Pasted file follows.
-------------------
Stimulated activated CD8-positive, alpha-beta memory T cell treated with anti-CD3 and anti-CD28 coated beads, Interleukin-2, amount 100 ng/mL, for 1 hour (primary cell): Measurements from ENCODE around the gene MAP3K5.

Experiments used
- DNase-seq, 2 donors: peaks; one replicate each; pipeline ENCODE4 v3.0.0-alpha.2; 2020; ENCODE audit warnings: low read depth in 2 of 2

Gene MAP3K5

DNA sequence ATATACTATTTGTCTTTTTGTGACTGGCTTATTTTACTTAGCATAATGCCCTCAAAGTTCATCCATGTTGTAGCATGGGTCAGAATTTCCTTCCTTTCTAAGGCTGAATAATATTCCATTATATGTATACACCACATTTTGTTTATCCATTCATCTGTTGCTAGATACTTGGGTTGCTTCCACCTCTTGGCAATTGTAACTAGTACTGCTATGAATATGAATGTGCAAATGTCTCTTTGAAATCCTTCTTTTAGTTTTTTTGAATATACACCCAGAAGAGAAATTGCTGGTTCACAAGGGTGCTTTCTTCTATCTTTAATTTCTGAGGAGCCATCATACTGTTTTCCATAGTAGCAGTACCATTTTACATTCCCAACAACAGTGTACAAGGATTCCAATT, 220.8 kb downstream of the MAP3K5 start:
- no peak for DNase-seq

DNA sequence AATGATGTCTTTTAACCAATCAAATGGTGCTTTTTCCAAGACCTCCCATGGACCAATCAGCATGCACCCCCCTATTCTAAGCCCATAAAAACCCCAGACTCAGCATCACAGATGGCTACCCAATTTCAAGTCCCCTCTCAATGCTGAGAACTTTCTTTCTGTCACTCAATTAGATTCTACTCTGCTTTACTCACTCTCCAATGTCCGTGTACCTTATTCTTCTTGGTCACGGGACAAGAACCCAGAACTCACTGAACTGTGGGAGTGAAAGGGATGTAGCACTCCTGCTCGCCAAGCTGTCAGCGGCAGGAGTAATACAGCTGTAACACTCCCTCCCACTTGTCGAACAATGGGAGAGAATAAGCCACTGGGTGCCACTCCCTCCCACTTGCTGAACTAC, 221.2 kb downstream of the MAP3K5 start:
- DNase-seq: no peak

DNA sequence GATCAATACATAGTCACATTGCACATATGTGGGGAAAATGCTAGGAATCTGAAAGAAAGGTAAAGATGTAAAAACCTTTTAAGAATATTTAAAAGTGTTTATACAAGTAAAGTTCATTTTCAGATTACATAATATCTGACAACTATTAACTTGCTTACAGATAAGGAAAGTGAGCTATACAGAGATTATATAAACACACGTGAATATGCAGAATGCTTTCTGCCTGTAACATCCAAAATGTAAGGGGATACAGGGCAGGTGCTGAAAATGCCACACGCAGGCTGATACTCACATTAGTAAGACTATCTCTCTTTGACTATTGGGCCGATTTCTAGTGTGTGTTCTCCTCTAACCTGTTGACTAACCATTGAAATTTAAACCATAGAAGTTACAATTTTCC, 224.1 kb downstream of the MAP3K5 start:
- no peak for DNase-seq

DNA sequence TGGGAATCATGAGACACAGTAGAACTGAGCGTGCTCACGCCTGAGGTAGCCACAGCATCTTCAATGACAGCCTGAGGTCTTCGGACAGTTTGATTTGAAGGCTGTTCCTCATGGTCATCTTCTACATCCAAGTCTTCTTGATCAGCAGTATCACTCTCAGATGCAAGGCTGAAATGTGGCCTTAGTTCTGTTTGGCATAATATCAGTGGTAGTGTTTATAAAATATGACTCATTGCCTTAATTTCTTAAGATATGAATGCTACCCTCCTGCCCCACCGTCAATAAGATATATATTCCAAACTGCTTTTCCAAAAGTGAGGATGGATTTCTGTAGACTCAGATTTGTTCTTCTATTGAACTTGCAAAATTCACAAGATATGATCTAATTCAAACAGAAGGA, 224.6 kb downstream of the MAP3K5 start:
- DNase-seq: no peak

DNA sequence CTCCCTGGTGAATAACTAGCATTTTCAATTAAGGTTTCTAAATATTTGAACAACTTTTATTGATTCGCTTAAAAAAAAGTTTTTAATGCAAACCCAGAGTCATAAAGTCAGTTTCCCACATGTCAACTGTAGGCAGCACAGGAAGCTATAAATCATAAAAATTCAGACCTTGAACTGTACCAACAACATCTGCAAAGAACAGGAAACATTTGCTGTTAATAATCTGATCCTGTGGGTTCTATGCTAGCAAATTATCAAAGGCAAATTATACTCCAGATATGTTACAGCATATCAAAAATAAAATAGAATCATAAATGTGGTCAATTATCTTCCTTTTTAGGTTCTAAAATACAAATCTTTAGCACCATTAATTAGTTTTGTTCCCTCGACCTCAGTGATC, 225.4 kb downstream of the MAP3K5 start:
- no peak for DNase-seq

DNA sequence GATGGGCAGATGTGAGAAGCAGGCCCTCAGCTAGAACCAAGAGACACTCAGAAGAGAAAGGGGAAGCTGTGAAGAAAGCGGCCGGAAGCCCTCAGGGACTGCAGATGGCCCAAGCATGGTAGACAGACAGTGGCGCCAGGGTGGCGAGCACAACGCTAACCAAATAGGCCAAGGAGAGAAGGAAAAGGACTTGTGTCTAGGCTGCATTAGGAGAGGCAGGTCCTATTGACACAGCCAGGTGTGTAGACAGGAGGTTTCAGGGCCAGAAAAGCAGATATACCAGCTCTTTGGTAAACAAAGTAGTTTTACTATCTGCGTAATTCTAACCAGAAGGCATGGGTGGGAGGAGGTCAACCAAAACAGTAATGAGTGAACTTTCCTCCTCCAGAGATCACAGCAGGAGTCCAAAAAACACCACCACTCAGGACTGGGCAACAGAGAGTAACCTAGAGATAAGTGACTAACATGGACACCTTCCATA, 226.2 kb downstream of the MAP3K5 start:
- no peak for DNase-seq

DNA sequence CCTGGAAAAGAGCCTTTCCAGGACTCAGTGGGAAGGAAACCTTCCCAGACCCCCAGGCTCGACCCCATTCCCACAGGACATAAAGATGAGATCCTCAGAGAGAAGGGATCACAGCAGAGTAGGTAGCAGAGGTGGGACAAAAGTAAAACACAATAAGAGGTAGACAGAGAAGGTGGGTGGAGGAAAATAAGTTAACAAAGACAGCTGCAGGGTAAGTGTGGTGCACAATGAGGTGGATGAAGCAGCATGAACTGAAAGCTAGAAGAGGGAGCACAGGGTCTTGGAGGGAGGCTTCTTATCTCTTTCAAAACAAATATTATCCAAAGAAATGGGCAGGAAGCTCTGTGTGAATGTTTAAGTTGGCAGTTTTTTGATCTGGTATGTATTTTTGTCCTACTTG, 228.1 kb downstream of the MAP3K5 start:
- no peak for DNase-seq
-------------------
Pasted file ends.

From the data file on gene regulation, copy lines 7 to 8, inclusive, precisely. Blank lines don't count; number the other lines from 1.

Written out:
DNA sequence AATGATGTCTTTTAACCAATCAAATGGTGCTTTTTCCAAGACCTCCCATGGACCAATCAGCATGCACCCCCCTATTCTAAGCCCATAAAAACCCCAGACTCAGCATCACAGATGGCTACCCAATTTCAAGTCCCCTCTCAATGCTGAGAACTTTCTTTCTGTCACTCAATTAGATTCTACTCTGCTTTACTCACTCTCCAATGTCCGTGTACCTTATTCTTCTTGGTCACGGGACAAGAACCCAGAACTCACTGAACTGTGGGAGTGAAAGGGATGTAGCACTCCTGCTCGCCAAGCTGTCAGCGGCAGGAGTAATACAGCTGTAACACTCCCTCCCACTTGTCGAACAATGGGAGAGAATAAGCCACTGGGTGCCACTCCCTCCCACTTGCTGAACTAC, 221.2 kb downstream of the MAP3K5 start:
- DNase-seq: no peak